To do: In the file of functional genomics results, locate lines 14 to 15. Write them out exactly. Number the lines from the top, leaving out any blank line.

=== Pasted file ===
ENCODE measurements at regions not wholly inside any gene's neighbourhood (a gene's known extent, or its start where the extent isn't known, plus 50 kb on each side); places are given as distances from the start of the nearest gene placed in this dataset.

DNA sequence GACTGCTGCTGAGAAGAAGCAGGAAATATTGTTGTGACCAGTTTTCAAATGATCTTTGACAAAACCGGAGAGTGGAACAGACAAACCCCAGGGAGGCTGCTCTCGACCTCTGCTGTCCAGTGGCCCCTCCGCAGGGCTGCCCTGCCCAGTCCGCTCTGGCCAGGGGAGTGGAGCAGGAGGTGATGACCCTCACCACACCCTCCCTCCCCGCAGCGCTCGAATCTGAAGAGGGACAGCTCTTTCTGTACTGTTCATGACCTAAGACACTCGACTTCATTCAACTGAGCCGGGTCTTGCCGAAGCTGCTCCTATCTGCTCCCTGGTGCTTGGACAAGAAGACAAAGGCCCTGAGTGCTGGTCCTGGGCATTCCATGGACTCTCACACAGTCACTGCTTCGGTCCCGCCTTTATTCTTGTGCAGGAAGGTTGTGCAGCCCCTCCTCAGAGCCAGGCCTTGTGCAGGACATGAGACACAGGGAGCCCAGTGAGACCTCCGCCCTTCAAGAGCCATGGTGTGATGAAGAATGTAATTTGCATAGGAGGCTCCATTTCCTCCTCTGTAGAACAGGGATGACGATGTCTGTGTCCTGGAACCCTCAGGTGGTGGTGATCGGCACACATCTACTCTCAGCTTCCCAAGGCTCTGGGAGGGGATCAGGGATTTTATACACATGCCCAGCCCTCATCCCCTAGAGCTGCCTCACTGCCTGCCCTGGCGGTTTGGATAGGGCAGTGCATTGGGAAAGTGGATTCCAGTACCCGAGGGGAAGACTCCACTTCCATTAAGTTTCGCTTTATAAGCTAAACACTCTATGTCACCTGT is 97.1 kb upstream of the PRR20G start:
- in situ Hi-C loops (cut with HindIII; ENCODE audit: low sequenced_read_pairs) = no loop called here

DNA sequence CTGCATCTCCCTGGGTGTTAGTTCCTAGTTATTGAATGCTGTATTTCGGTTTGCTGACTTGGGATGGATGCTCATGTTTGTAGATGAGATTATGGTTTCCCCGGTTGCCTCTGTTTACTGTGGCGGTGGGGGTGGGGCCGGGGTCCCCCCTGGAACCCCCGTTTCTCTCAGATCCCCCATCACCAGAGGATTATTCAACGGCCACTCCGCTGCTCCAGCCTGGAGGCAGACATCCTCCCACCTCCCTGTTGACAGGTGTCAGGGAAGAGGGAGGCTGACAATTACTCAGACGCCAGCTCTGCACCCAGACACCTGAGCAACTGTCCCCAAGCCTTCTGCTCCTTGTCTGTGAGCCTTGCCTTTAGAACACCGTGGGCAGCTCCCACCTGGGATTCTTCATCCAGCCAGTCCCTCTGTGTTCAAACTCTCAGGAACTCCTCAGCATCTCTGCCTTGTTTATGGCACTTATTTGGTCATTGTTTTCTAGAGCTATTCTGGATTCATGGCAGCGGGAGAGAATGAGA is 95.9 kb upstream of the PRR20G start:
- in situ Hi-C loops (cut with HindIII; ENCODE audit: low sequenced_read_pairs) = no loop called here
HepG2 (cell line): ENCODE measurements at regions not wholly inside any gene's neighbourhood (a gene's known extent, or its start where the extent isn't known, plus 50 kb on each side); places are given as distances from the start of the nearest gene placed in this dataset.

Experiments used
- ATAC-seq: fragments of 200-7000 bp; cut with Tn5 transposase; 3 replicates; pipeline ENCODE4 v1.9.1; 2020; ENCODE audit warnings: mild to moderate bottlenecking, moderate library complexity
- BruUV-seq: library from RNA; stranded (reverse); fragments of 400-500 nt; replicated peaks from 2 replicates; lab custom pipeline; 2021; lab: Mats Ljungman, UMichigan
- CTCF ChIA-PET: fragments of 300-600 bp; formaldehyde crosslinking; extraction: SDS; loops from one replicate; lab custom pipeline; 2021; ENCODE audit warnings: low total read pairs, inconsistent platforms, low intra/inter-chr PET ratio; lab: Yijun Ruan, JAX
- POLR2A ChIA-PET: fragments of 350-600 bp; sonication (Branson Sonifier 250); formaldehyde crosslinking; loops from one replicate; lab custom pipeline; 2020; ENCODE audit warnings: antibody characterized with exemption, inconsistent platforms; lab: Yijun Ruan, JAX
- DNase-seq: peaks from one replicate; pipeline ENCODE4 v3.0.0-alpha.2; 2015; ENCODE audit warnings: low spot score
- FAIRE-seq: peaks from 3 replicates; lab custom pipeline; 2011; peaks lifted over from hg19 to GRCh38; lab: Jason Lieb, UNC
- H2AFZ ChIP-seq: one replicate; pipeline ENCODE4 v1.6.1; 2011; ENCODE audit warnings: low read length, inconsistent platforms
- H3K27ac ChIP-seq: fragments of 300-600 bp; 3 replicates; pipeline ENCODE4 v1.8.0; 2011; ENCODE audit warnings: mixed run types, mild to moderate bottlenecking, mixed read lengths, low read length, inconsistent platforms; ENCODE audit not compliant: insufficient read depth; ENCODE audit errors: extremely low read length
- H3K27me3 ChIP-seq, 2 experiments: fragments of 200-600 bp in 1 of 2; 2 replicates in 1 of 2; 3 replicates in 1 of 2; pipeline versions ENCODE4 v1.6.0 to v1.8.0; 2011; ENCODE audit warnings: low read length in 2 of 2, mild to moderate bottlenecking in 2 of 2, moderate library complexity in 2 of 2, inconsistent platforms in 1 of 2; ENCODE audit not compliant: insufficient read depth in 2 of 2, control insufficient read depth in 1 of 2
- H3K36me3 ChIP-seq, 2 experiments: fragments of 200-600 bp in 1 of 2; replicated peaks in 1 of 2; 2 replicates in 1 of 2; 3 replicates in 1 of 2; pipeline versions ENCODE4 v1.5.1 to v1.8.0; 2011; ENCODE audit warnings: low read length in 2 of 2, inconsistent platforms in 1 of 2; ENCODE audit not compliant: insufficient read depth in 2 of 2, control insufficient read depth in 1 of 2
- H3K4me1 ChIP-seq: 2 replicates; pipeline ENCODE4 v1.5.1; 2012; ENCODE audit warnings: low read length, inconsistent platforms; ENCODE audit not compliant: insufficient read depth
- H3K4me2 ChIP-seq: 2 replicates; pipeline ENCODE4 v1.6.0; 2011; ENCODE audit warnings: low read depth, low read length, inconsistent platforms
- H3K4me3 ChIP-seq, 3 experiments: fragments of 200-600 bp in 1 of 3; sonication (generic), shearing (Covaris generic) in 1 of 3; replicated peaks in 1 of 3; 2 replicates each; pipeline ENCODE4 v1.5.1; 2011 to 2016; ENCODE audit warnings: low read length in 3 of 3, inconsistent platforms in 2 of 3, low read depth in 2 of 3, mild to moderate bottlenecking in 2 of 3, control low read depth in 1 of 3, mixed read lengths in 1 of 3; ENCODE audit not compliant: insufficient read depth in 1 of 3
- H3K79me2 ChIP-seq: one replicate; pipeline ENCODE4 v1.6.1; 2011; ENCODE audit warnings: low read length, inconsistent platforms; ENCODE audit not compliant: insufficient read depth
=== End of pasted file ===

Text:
- H2AFZ ChIP-seq: one replicate; pipeline ENCODE4 v1.6.1; 2011; ENCODE audit warnings: low read length, inconsistent platforms
- H3K27ac ChIP-seq: fragments of 300-600 bp; 3 replicates; pipeline ENCODE4 v1.8.0; 2011; ENCODE audit warnings: mixed run types, mild to moderate bottlenecking, mixed read lengths, low read length, inconsistent platforms; ENCODE audit not compliant: insufficient read depth; ENCODE audit errors: extremely low read length